GOP countdown to 2012: Sarah Palin forms a PAC
It's the surest sign yet that Alaska's Republican Gov. Sarah Palin intends at least to be in position for the 2012 Republican presidential nomination contest.
The creation of such a financial entity commits her to nothing. But such a political action committee will allow Palin to position herself to compete by legally collecting donations to travel and speak on her own behalf. (Iowa is a long snow machine ride from Wasilla, Alaska.)
It also will permit her to raise and distribute campaign donations to like-minded GOP supporters seeking office. That could earn her some valuable political owsies come campaign time in the Hawkeye state with the race now less than 29 months away. (Thank goodness you have blogs such as this to help keep you ready.)
The 44-year-old mother of five and reform candidate faces a gubernatorial reelection campaign next year in Alaska. Or Palin might choose the more dangerous path of a primary challenge for the Alaska Senate seat currently held by Lisa Murkowski, daughter of the GOP ex-governor that Palin unseated in her 2005-2006 reform drive.
Palin was the surprise vice presidential pick of Sen. John McCain of Arizona in last fall's general election campaign. As a video refresher, scroll down or click on the "Read more" line to see Palin speaking. She electrified GOP audiences, especially conservatives and especially at the St. Paul national convention, but stumbled badly later in media interviews. Like GOP President Gerald Ford more than 30 years ago, Palin was mercilessly caricatured on "Saturday Night Live," though Palin's own appearance on the show brought the highest ratings in more than a decade.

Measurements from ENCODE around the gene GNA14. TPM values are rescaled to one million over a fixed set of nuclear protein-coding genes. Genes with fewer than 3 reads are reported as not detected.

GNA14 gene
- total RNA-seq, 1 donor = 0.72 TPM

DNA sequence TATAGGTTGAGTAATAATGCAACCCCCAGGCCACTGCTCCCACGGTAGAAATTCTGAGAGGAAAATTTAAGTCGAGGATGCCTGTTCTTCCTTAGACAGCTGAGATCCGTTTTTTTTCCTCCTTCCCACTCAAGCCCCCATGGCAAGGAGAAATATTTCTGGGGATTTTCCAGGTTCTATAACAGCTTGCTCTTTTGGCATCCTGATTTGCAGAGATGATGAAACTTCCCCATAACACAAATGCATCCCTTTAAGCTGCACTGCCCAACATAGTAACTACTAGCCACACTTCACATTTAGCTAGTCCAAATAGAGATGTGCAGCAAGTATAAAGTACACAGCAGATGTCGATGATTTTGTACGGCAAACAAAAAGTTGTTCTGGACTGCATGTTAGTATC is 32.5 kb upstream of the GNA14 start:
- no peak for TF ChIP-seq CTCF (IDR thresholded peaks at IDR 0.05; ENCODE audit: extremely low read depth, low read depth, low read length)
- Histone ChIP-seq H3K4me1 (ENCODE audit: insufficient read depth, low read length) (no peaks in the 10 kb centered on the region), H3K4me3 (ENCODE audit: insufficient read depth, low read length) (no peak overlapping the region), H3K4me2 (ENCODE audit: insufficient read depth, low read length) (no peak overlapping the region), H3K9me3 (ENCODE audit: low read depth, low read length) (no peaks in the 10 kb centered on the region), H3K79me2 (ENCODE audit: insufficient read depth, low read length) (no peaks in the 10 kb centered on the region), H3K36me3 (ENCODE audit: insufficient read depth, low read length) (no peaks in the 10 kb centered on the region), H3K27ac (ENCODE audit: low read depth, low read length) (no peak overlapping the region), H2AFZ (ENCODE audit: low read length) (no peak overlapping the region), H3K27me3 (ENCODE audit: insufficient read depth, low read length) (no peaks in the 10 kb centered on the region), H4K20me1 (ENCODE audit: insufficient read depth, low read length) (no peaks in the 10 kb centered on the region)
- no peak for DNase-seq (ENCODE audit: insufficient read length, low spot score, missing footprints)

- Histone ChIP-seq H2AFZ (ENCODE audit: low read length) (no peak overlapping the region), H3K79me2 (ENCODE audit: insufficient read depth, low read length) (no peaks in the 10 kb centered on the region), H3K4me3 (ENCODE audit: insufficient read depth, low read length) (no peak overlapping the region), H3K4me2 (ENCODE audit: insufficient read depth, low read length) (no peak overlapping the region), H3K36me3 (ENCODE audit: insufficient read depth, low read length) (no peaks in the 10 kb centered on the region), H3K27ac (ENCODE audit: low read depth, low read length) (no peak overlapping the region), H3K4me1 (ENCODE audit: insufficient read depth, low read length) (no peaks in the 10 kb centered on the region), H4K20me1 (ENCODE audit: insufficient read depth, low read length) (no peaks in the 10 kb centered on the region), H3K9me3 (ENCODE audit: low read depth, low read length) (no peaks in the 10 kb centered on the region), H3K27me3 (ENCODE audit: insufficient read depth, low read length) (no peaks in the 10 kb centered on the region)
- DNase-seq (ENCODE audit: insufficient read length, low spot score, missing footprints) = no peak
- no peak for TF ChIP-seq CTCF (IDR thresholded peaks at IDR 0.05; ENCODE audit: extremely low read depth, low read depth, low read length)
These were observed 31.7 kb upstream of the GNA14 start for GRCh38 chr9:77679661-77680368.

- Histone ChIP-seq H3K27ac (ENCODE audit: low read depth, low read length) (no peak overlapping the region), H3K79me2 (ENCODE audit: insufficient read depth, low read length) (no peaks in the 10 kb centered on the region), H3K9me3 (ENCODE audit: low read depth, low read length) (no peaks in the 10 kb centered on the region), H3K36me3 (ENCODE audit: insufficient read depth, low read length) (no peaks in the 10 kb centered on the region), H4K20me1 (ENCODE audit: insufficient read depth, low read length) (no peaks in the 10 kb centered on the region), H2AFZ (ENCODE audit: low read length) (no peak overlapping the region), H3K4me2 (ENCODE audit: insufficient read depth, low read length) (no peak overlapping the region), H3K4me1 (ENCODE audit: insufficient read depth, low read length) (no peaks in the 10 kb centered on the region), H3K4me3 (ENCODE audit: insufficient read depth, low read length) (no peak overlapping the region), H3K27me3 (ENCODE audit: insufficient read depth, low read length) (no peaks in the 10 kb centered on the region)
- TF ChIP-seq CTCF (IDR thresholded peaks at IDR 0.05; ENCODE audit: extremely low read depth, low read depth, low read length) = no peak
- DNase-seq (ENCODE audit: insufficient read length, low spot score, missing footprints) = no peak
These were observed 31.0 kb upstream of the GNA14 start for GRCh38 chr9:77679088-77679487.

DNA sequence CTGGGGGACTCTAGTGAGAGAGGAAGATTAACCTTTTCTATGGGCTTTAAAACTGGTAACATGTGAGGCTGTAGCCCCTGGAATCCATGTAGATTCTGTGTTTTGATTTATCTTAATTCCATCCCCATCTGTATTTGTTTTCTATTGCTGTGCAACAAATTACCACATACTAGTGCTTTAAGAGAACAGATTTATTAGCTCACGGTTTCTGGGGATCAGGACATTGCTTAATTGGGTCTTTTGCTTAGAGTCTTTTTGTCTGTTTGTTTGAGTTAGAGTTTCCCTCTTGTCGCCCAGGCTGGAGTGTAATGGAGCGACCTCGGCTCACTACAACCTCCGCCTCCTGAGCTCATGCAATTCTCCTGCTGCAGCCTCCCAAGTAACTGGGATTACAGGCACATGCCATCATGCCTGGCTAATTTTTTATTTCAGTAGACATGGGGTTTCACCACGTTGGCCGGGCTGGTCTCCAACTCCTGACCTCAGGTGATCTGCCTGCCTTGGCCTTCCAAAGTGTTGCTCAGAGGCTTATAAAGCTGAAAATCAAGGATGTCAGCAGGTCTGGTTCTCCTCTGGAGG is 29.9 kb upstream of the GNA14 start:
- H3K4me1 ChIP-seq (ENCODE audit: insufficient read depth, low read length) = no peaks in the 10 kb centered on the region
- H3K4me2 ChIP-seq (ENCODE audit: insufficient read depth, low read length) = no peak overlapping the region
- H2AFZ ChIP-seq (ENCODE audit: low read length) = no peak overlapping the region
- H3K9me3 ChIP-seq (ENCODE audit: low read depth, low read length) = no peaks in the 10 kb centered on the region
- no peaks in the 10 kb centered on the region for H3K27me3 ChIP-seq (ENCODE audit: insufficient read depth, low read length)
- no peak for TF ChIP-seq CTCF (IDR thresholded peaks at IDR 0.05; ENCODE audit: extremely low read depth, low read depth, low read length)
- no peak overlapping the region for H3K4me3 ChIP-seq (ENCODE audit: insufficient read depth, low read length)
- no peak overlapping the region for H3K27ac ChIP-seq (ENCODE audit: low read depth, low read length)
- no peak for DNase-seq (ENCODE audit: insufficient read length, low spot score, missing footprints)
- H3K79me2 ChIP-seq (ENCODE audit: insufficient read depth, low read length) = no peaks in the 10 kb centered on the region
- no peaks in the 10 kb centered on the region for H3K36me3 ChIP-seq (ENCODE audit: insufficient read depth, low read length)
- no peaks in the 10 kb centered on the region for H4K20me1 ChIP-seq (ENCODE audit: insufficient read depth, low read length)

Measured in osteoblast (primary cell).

Palin's new PAC website went up Tuesday and shows an image of the nation's largest and only Arctic state smack dab in the middle of the lower 48. It offers biographical information, the ability to donate and register for free e-mail newsletters. It says she's "dedicated to building America's future, supporting fresh ideas and candidates who share our vision for reform and innovation."
It adds: "SarahPAC believes the Republican Party is at the threshold of an historic renaissance that will build a better future for all" with healthcare, government reform and education as key goals.
Speaking of renaissance, the Republican National Committee opens its important winter meeting in Washington today with the election for a new party chairman set for Friday. (The field consists of six candidates, including two African Americans and the incumbent, Mike Duncan.)
The winner will be among the most prominent public faces for the GOP as it seeks to rebuild after two consecutive congressional thumpings, not to mention the McCain-Palin defeat by Barack Obama and Joe Biden.
The Democratic National Committee has already cleaned house, despite the historic victory, by dumping Vermont's ex-Gov. Howard Dean for current Virginia Gov. Tim Kaine. He's a hand-picked favorite of Obama, who will have the Spanish-speaking, Roman Catholic Southern lawyer ready as a possible fresh VP partner come 2012, when Joe Biden will be about two weeks shy of 70.
-- Andrew Malcolm